Alert Sign Dear reader, online ads enable us to deliver the journalism you value. Please support us by taking a moment to turn off Adblock on Dawn.com.

Alert Sign Dear reader, please upgrade to the latest version of IE to have a better reading experience

.

ECP slams PTI's 'delaying tactics' in party funding case

December 12, 2017

Email


The chief election commissioner (CEC) lashed out at Pakistan Tehreek-i-Insaf (PTI) when the party's senior lawyer Anwar Mansoor and finance secretary failed to appear for a hearing of on the party's source of funds on Tuesday.

The court expressed anger at PTI junior lawyer's request that the Election Commission of Pakistan (ECP) hear the party's arguments "calmly", saying that the party had been employing delaying tactics regarding the matter for over three years.

"You are telling us to listen to you calmly when the case is being delayed due to your party's constant failure to appear before the bench," the CEC said.

Petitioner Akbar S. Babar ─ one of the founding members of PTI ─ complained to the ECP bench that whenever the body demands an answer from the PTI, the party fails to respond. He blamed the party for delaying the case for more than three years.

The bench regretted that both parties kept bringing up political issues instead of presenting legal arguments.

The case was filed on Nov 14, 2014 by the estranged Babar, after he developed differences with PTI chief Imran Khan over internal corruption and abuse of laws governing political funding.

The petitioner has alleged that nearly $3 million in illegal foreign funds were collected through two offshore companies, registered under Imran Khan’s signature, and that money was sent through illegal ‘hundi’ channels from the Middle East to accounts of PTI employees. He also alleged that the foreign accounts used to collect funds were concealed from the annual audit reports submitted to the ECP.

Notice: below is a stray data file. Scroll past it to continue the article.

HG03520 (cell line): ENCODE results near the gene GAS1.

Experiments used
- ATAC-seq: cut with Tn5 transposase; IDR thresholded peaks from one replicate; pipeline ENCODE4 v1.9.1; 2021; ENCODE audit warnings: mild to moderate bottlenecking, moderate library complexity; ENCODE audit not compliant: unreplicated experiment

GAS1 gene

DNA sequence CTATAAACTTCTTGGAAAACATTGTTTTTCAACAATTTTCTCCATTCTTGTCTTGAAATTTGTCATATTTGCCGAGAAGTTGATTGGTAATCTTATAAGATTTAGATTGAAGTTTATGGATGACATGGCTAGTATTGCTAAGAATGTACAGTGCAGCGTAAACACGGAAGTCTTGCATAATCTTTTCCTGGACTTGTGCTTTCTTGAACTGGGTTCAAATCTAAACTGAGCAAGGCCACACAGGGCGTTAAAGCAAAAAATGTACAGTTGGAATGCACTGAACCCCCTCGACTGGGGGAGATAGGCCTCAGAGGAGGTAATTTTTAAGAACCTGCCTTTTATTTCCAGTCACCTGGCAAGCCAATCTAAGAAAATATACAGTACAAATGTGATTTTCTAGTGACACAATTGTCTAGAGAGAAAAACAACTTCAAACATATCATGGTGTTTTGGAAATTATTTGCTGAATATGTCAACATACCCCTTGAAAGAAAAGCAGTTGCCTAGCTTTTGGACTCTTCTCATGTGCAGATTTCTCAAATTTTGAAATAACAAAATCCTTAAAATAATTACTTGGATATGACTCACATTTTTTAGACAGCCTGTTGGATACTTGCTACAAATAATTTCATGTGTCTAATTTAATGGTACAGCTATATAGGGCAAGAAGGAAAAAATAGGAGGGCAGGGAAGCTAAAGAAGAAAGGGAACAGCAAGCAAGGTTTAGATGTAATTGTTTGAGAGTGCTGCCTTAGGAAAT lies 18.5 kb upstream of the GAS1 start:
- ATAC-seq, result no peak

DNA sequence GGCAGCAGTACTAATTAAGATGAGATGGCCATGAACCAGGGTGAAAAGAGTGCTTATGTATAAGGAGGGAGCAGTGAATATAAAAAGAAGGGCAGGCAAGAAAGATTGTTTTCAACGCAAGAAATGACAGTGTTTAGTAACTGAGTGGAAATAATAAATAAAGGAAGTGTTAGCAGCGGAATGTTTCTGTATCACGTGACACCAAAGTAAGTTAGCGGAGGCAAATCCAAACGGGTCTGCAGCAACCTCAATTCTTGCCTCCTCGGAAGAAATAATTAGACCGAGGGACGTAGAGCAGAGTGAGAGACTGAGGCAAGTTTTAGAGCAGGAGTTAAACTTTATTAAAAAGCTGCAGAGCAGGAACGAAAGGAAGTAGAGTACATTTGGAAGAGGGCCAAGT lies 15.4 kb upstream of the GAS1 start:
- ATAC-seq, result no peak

On April 1, 2015, after scrutinising PTI’s annual audit reports, the ECP ordered that the party had failed to disclose the sources and details of foreign funds received. But instead of submitting the accounts, PTI had challenged the ECP’s jurisdiction to scrutinise its accounts.

On Oct 8, 2015 a five-member bench of the ECP had passed a detailed order saying that only the ECP was the right constitutional forum to scrutinise accounts of political parties, without any time bar.

On Nov 26, 2015, the PTI had challenged the ECP order before the Islamabad High Court (IHC), which finally remanded the case back to the ECP on Feb 15 this year to review its jurisdiction and locus standi of the petitioner.

On May 8 this year, a full bench of the ECP had once again asserted its jurisdiction in the case and declared that there ‘is not an iota of evidence’ to challenge Babar’s membership of PTI and hence his constitutional right to challenge PTI accounts.

During the hearing today, the PTI lawyer argued that since the high court has not yet issued a verdict on whether the case falls under the ECP's jurisdiction, the case should be adjourned until the IHC's next hearing, which is to be held on January 15.

Babar told the ECP that the high court had refused to listen to his lawyer until the election body submitted an response in this regard. He requested the ECP to continue hearing the case until the high court issued a written order.

In a previous hearing of the case, the ECP had ordered PTI's finance secretary to appear before the body to answer queries about the purported financial evidence submitted by the party to the commission.

The ECP once again ordered the finance secretary of the party to appear before the court in the next proceeding before adjourning the case until January 16, 2018.